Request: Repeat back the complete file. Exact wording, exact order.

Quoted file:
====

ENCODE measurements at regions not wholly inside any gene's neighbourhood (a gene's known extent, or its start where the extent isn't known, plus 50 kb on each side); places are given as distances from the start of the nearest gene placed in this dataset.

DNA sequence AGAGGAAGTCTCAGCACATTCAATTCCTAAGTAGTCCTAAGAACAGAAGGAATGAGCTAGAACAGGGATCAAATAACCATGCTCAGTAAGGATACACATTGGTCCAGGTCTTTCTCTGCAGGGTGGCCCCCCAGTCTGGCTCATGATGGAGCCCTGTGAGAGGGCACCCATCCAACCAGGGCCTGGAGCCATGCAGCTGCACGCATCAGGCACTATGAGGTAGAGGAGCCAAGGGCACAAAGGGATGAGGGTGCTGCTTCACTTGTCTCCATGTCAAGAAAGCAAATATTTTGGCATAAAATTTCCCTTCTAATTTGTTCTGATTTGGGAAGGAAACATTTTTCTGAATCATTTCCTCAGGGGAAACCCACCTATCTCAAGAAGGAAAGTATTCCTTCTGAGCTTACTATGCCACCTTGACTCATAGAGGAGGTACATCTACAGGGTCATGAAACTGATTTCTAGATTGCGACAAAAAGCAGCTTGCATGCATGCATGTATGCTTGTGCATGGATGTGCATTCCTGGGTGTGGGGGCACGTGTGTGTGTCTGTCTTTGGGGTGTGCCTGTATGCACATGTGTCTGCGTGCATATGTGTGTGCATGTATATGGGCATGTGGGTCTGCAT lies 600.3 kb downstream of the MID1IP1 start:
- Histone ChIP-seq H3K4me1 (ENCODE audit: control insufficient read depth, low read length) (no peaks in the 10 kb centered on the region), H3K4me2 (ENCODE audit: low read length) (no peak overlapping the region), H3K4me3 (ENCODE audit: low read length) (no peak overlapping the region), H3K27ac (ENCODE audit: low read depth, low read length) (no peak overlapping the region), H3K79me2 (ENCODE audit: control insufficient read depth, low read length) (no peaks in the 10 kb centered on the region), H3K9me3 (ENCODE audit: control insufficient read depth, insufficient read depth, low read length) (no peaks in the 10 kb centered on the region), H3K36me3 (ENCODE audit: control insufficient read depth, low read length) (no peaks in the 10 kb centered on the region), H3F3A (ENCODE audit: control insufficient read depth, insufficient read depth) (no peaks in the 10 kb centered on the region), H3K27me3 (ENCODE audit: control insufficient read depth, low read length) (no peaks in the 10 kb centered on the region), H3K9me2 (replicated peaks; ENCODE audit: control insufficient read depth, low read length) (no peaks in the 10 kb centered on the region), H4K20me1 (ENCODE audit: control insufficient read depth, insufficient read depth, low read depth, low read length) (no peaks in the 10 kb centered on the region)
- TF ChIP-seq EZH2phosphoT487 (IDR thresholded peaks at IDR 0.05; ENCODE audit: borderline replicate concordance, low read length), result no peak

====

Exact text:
ENCODE measurements at regions not wholly inside any gene's neighbourhood (a gene's known extent, or its start where the extent isn't known, plus 50 kb on each side); places are given as distances from the start of the nearest gene placed in this dataset.

DNA sequence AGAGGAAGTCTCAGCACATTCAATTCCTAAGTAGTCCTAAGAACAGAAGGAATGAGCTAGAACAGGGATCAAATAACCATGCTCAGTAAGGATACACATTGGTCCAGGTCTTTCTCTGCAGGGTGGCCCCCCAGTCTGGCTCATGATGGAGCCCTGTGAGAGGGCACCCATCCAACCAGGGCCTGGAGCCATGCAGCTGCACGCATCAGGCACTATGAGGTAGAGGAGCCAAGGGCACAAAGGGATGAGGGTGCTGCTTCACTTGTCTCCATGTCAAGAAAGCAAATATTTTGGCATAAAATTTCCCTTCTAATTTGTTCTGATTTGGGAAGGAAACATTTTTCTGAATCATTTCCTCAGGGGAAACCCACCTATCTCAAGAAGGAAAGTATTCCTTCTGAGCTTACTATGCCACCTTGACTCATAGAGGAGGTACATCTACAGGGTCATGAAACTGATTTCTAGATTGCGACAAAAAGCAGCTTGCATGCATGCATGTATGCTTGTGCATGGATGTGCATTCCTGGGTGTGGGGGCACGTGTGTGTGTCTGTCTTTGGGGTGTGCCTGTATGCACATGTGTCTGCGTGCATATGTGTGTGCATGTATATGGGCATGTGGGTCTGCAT lies 600.3 kb downstream of the MID1IP1 start:
- Histone ChIP-seq H3K4me1 (ENCODE audit: control insufficient read depth, low read length) (no peaks in the 10 kb centered on the region), H3K4me2 (ENCODE audit: low read length) (no peak overlapping the region), H3K4me3 (ENCODE audit: low read length) (no peak overlapping the region), H3K27ac (ENCODE audit: low read depth, low read length) (no peak overlapping the region), H3K79me2 (ENCODE audit: control insufficient read depth, low read length) (no peaks in the 10 kb centered on the region), H3K9me3 (ENCODE audit: control insufficient read depth, insufficient read depth, low read length) (no peaks in the 10 kb centered on the region), H3K36me3 (ENCODE audit: control insufficient read depth, low read length) (no peaks in the 10 kb centered on the region), H3F3A (ENCODE audit: control insufficient read depth, insufficient read depth) (no peaks in the 10 kb centered on the region), H3K27me3 (ENCODE audit: control insufficient read depth, low read length) (no peaks in the 10 kb centered on the region), H3K9me2 (replicated peaks; ENCODE audit: control insufficient read depth, low read length) (no peaks in the 10 kb centered on the region), H4K20me1 (ENCODE audit: control insufficient read depth, insufficient read depth, low read depth, low read length) (no peaks in the 10 kb centered on the region)
- TF ChIP-seq EZH2phosphoT487 (IDR thresholded peaks at IDR 0.05; ENCODE audit: borderline replicate concordance, low read length), result no peak